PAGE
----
An early-morning side trip at CogDogBlog let me to discover DonorsChoose.org.
This site invites teachers to describe specific projects for which they need money, and allows donors to select such projects to donate to. Like these:
- A fourth-grade class whose students need more books in Spanish for fluent readers.
- A first-grade class needing insect specimens (and copies of The Very Hungry Caterpillar).
- Rural high-school seniors whose teacher would like to use Hamlet — the Manga Edition (in which Horatio looks a bit like Harry Potter).
The Charity Navigator gives DonorsChoose a four-star rating. DonorsChoose claims to have enabled donors in 50 states to provide $23,338,925 to 1,351,770 students.
Lots of people talk about large-scale educational reform. In the short run, though, teachers in place struggle with the realities of the classroom and don’t have the liberty to wait for the New Digital Jerusalem.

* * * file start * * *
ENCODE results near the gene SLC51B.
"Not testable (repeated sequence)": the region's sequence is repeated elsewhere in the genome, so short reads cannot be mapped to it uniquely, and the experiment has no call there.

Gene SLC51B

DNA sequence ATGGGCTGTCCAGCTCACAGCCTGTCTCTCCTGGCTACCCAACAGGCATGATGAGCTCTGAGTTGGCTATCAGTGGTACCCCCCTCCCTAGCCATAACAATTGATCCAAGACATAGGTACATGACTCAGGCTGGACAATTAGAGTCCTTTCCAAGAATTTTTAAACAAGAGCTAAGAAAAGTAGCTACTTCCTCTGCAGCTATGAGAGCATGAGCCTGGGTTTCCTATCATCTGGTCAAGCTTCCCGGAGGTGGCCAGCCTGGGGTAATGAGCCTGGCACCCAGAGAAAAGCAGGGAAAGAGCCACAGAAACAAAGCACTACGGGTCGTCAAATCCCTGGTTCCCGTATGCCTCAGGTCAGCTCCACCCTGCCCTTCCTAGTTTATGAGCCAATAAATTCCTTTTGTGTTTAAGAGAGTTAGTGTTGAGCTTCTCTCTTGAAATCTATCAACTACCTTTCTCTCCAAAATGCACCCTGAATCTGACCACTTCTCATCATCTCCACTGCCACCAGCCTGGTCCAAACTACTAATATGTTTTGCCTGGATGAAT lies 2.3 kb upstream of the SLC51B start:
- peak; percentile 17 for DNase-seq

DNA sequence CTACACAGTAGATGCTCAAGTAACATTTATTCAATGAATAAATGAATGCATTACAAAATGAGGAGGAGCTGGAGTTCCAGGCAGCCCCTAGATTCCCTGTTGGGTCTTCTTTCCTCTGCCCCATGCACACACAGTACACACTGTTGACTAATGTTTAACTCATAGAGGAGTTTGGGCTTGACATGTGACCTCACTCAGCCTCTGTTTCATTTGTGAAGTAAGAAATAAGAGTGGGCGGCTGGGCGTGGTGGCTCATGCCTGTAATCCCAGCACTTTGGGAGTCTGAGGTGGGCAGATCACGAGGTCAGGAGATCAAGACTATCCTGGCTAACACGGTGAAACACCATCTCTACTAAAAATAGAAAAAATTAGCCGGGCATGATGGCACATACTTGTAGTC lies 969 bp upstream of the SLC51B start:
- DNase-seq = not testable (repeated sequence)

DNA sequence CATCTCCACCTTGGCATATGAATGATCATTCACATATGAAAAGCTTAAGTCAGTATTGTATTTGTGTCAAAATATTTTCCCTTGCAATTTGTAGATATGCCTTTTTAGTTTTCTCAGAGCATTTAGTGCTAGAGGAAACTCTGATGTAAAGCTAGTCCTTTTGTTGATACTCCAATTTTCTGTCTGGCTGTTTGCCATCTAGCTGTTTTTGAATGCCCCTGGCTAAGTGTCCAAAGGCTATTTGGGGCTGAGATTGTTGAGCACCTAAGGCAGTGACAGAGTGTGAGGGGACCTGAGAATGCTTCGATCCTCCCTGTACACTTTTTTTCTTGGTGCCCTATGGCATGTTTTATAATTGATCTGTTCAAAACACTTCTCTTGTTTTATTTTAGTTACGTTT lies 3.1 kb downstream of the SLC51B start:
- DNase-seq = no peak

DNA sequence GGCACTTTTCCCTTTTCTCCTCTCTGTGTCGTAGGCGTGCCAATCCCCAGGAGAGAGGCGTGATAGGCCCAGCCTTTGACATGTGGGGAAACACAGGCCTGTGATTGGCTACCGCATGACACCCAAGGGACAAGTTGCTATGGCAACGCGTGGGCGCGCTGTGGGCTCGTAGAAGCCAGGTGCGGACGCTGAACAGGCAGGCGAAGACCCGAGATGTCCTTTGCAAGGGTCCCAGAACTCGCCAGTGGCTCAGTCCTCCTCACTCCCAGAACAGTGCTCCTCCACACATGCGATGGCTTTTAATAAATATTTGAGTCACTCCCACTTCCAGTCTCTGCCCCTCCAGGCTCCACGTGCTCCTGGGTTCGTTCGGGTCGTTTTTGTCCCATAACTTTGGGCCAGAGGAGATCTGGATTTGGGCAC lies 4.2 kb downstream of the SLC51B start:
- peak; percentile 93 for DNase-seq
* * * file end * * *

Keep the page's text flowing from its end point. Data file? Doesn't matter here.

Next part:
The Hamlet request is far from the only Shakespearean one. There’s quite a bit of interest in No Fear Shakespeare. I’m biased; I taught high school English in rural Kansas. Thinking of these teachers reminded me of the other pre-battle speech (not the ‘band of brothers’ one) in Henry V, only with teachers instead of the English troops:
We are but warriors for the working-day;
Our gayness and our gilt are all besmirch’d
With rainy marching in the painful field;
There’s not a piece of feather in our host…
And time hath worn us into slovenry:
But, by the mass, our hearts are in the trim…
I thought it was worthwhile shining a bit more light on this corner of the world of learning.
If you’re so inclined, you can see both speeches in the clip below. (It’s just before the battle of Agincourt, where the English were outnumbered 5 or 6 to 1.) You’ll probably recognize the first speech; the “warriors for the working day” one begins around the three-minute mark.